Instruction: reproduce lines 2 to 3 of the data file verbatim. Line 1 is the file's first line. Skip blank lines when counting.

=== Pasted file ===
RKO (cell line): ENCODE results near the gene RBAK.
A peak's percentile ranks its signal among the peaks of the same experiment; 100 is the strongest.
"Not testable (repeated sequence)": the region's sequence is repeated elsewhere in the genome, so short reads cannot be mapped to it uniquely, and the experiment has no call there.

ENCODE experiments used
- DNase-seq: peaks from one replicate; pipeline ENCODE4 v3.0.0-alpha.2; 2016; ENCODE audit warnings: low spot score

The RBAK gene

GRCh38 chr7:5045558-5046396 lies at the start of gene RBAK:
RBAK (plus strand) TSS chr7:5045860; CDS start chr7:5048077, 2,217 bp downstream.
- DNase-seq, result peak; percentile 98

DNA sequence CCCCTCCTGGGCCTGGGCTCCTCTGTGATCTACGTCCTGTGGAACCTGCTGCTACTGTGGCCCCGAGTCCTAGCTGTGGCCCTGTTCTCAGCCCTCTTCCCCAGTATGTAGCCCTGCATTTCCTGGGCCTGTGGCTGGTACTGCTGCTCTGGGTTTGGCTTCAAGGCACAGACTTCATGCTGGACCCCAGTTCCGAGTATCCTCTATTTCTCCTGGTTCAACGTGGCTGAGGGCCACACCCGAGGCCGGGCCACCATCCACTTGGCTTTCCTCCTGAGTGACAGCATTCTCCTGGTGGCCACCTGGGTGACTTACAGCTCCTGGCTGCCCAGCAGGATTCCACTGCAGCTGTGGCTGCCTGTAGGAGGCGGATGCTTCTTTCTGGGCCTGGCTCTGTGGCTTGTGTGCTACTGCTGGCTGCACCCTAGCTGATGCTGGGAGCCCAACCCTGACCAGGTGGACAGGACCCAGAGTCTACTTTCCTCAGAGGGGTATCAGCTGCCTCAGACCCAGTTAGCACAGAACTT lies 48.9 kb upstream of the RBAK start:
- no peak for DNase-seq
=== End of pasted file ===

A peak's percentile ranks its signal among the peaks of the same experiment; 100 is the strongest.
"Not testable (repeated sequence)": the region's sequence is repeated elsewhere in the genome, so short reads cannot be mapped to it uniquely, and the experiment has no call there.